Stitch Fix first began mailing boxes of clothes to people’s doorsteps all the way back in 2011, but it seems that the company — along with other clothing-by-mail services — still struggles to gain much traction among the American public at large.

Ninety-one percent of respondents in a recent CivicScience poll said they’re either uninterested in or unaware of these services. That compares with just 4% who said they’ve had a positive experience with them.

If you’re a “glass half full” kind of person, though, the 44% of respondents who are unaware of these services could represent a potential growth area for these companies. Generally, the “unaware” group was broken down fairly evenly between generations:

Millennials and Gen X, both of which are more likely than Baby Boomers to buy these kits (more on this below), together make up a majority of those who weren’t aware they exist.

Clothing-By-Mail Is Big Among The Highly Fashionable

People who say they follow fashion trends are some of the best customers for these services — 20% have tried clothing-by-mail, and three-quarters of those say they’re happy with it. Another 4% of these fashionable folks say they’re interested.

People who say they don’t follow fashion trends whatsoever are, unsurprisingly, extremely unlikely to use these services: 96% are either uninterested or unaware.

Income seems to be another primary factor in determining whether someone has tried out — or tried on? — a clothing subscription service. Of those who earn $100k or more per year, 11% say they’ve tried clothing-by-mail, and most of that group says it’s a good fit. Compare that with just 4% of folks who earn less than $100k per year even giving the services a try. Higher income earners are also more likely to be interested in clothing subscriptions, and more likely to be aware that they’re available.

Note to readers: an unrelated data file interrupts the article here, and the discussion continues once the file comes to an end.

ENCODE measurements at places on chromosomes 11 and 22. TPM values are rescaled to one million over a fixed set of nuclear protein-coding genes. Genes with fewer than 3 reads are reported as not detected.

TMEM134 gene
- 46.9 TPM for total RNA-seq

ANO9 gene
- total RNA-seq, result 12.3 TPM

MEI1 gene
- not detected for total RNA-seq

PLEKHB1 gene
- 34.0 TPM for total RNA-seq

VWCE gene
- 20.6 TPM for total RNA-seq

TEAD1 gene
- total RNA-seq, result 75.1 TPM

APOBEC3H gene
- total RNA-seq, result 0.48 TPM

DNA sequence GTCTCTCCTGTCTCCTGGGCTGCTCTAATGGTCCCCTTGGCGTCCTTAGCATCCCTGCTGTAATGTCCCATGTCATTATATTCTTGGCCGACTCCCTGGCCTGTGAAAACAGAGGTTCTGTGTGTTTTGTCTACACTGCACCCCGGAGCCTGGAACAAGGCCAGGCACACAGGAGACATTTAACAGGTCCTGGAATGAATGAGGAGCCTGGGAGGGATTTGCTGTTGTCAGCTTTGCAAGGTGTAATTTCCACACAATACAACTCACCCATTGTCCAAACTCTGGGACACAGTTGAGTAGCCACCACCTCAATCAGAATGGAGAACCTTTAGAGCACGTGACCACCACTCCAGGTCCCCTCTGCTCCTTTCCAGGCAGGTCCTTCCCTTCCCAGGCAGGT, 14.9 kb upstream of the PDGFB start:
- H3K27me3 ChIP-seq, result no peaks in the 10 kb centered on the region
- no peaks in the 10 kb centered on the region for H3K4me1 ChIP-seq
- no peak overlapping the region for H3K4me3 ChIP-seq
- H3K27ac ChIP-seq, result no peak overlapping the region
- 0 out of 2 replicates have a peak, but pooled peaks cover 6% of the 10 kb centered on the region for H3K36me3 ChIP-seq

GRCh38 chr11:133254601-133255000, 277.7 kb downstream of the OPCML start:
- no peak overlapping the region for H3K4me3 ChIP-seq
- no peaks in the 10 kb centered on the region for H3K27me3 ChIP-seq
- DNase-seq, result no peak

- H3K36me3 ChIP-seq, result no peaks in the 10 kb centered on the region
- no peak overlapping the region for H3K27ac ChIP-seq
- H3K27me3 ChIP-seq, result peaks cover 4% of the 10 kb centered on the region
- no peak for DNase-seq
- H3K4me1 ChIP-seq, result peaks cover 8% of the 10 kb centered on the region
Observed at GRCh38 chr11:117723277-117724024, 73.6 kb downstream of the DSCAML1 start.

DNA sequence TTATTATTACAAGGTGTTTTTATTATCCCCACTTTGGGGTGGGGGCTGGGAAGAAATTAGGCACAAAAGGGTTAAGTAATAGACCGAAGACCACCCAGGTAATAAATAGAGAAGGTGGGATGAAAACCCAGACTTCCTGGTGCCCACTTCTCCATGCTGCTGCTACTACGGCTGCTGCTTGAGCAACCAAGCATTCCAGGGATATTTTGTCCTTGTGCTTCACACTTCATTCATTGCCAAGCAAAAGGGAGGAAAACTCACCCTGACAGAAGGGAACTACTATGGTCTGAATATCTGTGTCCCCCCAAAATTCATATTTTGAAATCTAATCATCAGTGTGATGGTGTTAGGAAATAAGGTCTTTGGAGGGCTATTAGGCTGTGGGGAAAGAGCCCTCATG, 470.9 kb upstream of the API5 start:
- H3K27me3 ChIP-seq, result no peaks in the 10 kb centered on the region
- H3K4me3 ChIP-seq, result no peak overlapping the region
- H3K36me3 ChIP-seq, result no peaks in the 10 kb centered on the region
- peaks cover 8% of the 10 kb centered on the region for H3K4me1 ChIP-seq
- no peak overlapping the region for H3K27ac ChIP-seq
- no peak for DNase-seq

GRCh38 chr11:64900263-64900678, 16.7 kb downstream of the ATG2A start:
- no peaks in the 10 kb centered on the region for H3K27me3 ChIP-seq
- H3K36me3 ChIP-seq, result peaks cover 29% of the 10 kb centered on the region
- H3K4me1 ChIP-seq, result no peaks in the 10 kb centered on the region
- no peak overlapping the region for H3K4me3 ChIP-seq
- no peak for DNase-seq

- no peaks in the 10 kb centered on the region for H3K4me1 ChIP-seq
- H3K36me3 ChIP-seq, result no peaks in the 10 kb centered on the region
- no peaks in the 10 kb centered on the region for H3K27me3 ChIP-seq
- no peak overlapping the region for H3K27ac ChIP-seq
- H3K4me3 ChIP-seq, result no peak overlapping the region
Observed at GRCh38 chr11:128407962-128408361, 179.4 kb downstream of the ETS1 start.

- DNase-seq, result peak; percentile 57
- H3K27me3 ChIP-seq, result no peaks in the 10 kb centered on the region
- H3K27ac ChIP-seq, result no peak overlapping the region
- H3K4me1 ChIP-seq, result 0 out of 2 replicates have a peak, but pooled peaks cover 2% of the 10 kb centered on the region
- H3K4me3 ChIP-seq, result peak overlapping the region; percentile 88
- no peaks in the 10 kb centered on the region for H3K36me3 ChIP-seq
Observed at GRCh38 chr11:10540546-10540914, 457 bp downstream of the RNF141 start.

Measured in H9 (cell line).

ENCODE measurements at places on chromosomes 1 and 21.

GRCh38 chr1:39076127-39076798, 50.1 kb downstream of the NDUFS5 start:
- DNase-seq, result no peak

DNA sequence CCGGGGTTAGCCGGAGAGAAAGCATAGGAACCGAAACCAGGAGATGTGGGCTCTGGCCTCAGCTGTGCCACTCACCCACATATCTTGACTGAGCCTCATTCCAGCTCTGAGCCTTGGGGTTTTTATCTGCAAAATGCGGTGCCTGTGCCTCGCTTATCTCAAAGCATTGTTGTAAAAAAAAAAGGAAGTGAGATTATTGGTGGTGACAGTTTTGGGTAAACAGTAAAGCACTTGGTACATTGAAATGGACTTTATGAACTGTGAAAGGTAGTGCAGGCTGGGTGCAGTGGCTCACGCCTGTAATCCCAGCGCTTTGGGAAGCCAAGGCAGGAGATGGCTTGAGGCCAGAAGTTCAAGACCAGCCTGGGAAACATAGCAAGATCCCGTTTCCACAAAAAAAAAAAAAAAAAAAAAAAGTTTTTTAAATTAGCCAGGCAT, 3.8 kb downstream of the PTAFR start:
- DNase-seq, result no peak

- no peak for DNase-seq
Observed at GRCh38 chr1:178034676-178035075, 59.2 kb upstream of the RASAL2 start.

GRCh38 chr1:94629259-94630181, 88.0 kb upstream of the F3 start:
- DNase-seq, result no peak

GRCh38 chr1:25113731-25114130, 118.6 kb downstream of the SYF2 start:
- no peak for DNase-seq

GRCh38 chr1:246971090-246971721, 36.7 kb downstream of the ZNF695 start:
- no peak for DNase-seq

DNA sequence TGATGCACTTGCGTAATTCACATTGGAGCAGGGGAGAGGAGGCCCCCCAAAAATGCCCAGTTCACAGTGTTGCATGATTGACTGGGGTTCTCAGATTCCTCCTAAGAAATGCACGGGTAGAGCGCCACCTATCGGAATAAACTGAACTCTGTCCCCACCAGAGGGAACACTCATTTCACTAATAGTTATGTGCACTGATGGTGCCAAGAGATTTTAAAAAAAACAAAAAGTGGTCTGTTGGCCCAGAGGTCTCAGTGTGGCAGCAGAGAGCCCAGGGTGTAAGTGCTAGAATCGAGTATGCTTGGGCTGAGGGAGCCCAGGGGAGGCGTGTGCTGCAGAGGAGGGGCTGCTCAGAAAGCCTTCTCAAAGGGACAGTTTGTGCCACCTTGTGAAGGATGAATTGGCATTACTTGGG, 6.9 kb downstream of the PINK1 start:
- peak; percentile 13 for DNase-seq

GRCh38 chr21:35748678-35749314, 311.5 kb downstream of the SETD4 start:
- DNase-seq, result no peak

Women, LGBTQ Folks Far More Likely to Subscribe

Women are far more likely than men to have heard of clothing subscription kits in the first place. Just less than half of all men had heard of these services (48%), compared with nearly two-thirds of women. Women were also more likely to have tried the services (8% to 4%) and more likely to be interested (5% to 2%).

An interesting note: those who do not identify as heterosexual or “straight” were more likely to have tried these services (9% to 5%) and more likely to have liked them (6% to 3%) than the “straight” group:

As far as age goes, Gen X (9%) was the group of adults most likely to have tried clothing subscription services, followed closely by Millennials (8%). However, while only one in eight Millennials didn’t like the experience, Gen X was decidedly split, about 55-45 in favor. Another 5% portion of each of these two generations is interested in trying the services on for size.

Apparently, getting clothes through the postal service is a young person’s game: only 2% of Baby Boomers have given the idea a shot, and just 2% of Boomers are interested.

As it stands, just 6% of the total US population has used these services. For now, it appears that curated mail-order clothing mostly remains a niche market for fashionable, high-income people — but opportunities for growth remain among Gen X and Millennials.